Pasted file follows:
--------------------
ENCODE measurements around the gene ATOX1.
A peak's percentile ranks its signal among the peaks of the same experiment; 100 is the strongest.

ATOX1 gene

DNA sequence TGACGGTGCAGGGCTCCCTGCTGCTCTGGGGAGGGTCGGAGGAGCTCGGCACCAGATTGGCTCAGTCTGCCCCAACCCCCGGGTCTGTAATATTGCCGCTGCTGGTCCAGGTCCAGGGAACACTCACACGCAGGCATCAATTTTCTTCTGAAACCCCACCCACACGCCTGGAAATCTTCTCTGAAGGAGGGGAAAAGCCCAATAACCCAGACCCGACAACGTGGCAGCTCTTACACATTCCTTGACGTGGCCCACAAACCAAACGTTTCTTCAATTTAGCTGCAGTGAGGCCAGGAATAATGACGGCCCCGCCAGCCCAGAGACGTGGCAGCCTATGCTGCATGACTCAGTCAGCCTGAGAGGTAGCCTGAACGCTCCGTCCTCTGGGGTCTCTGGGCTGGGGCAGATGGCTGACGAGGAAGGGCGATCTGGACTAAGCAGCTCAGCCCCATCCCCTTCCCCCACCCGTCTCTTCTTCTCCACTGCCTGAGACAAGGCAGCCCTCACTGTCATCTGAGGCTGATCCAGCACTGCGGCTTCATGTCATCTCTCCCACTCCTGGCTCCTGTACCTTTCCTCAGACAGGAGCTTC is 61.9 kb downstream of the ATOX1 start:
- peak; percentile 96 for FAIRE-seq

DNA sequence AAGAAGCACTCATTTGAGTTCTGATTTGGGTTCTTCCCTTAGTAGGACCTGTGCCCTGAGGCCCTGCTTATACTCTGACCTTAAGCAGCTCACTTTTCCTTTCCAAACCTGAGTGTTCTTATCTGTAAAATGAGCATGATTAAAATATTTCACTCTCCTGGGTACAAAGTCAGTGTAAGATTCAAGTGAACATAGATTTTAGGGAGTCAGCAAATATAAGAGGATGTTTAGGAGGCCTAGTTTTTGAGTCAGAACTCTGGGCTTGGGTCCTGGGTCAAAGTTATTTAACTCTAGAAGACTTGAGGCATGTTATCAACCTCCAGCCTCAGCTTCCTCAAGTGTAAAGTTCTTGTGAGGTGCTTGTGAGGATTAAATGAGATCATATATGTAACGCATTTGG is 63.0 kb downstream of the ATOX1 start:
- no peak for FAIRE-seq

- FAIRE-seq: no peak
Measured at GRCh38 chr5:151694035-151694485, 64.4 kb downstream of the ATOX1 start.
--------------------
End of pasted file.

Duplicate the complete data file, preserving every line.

ENCODE measurements around the gene ATOX1.
A peak's percentile ranks its signal among the peaks of the same experiment; 100 is the strongest.

ATOX1 gene

DNA sequence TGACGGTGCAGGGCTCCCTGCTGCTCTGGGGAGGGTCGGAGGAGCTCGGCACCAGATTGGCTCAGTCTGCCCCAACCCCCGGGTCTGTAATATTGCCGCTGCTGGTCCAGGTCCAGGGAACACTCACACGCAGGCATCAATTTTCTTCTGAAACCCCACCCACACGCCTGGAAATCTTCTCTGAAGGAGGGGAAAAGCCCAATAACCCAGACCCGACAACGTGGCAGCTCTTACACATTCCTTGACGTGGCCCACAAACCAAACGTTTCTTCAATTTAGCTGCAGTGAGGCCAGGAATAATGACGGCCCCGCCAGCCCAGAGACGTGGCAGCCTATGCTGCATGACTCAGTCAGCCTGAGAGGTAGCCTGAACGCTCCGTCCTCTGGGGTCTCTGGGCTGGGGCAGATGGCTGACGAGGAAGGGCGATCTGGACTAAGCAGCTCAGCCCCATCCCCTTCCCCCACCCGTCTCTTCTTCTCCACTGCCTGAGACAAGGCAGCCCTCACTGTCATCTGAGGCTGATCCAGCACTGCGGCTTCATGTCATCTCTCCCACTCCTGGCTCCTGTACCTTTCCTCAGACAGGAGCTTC is 61.9 kb downstream of the ATOX1 start:
- peak; percentile 96 for FAIRE-seq

DNA sequence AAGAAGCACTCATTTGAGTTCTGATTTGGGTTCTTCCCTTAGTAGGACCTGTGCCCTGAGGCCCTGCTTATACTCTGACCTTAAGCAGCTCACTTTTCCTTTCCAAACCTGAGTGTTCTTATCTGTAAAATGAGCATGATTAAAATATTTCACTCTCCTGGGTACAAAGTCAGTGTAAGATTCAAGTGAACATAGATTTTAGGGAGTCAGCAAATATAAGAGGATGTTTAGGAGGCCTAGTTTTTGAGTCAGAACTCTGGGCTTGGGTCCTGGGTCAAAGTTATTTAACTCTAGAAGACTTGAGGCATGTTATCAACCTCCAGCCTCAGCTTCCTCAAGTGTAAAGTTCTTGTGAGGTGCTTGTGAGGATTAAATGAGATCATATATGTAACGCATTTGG is 63.0 kb downstream of the ATOX1 start:
- no peak for FAIRE-seq

- FAIRE-seq: no peak
Measured at GRCh38 chr5:151694035-151694485, 64.4 kb downstream of the ATOX1 start.